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Female circumcision in Nigeria and attitudes towards its discontinuation

Afr J Med Med Sci. 2015 Dec;44(4):343-54.

Female circumcision in Nigeria and attitudes towards its discontinuation.

Gbadebo BM, Afolabi RF, Adebowale AS

ABSTRACT

BACKGROUND: Female Circumcision (FC) is a harmful traditional practice and remains a public health problem particularly in the era of HIV/AIDS. Aside its numerous health implications, it can cause infertility, complications in childbirth and increased risk of newborn deaths. FC is widely practised in Nigeria. OBJECTIVE: The study assessed the level of FC, daughters’ circumcision and attitude towards discontinuation of the practice among women of reproductive age. METHODS: Data were extracted from the 2008 Nigeria Demographic Health and Survey. Data were analysed using Chi-square and binary logistic regression models (á = 0.05). RESULTS: Among the respondents, prevalence of FC was 49.2% with 30.6% having circumcised their daughters and 25.8% wishing the practice to continue. About 56% of circumcised women also circumcised their daughters whereas only 2.9% of uncircumcised women circumcised their daughters. Approximately 69.8% of women who had circumcised their daughters would like FC to continue compared to 8.8% of those who never circumcised any of their daughters. The likelihood of FC was higher (OR = 2.07; C.I = 1.85-2.30) among Moslems compare to Christians. Igbo women were less likely to discontinue FC compared to women of Hausa/Fulani ethnic group despite controlling for the confounding variables (OR = 0.57; C.I = 0.35-0.91). CONCLUSION: Female circumcision is still practiced in all parts of Nigeria and a high proportion of women reported that the practice should continue. There is need to intensify efforts on the campaign against female circumcision in Nigeria.

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Female circumcision and child mortality in urban Somalia.

Genus. 1991 Jul-Dec;47(3-4):203-23.

Female circumcision and child mortality in urban Somalia.

Abstract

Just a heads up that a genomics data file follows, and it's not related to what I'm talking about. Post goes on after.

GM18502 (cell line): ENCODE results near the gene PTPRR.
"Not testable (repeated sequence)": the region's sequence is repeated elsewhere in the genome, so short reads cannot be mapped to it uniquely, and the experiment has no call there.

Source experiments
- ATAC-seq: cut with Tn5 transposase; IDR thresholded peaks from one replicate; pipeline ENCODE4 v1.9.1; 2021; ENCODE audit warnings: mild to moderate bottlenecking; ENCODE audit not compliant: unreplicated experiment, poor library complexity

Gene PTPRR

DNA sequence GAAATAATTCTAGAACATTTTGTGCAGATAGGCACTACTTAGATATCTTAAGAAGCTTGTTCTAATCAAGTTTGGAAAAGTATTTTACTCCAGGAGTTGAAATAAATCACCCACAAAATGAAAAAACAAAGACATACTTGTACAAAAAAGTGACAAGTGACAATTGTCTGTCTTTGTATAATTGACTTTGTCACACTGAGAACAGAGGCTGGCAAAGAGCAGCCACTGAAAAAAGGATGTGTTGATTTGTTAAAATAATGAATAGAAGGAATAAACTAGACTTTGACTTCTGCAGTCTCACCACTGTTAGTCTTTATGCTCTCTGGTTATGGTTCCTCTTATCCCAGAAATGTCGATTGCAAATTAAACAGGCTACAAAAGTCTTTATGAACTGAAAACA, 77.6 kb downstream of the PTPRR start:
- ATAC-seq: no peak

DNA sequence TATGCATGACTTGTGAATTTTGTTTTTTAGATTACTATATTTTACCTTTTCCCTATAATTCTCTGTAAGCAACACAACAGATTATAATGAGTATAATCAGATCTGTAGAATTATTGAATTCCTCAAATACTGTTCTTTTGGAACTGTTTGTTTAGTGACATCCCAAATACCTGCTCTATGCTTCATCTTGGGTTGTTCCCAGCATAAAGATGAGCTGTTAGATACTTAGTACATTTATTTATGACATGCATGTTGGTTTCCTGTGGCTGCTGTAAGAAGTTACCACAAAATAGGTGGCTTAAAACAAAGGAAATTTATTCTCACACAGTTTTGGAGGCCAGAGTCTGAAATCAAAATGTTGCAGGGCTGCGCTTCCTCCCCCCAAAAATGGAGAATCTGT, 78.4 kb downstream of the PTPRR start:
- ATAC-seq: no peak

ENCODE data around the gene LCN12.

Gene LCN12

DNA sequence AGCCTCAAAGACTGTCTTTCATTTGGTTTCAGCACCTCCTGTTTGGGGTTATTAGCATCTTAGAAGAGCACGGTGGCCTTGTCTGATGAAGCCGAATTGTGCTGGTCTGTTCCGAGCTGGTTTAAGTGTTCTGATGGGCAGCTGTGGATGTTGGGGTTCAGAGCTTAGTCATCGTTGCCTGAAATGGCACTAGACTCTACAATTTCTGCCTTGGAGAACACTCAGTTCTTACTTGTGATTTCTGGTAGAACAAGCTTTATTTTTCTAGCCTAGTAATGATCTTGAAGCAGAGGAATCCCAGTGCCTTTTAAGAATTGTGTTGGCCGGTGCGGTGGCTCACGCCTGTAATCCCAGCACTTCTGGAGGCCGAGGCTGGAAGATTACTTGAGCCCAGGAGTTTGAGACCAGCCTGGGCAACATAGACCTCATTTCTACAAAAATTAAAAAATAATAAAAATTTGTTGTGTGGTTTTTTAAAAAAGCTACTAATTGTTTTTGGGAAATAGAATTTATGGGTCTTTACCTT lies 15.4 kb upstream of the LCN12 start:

In Somalia, a demographer analyzed urban data obtained from the Family Health Survey to examine the effect female circumcision has on child mortality and the mechanism of that effect. Girls undergo female circumcision between 5-12 years old in Somalia. Since sunni circumcision (removal of the clitoral prepuce and tip of the clitoris) and clitoridectomy (removal of the entire clitoris) did not affect child mortality, he used them as the reference group. Infibulation (entire removal of the clitoris and of the labia minora and majora with the remains of the labia majora being sewn together allowing only a small opening for passage of urine) did affect child mortality. Female children who underwent infibulation and whose mothers most likely also underwent infibulation experienced higher mortality (13-72%) than those from other circumcised mothers. Female mortality exceeded male mortality indicating possible son preference. Mothers with clitoridectomy or infibulation had significantly higher infant mortality than those with sunni circumcision with the strongest effects during the neonatal period (95% and 42% higher mortality, respectively; p=.01). The effect of female circumcision on child mortality decreased with increased child’s age. This higher than expected mortality among women with clitoridectomy may have been because women with infibulation had more stillbirths which were not counted as births. The exposed vagina of clitoridectomized women is more likely to be infected resulting in high risk of stillbirths and premature births than the closed vagina of infibulated women. The researcher suggested that the policies promoting education and consciousness raising may eventually eradicate female circumcision. This longterm campaign should use mass media, senior women of high status, and respected religious leaders. Legislation prohibiting this practice would only drive it underground under unsanitary conditions. Demographers should no longer ignore female circumcision’s effect on mortality and other demographic variables.

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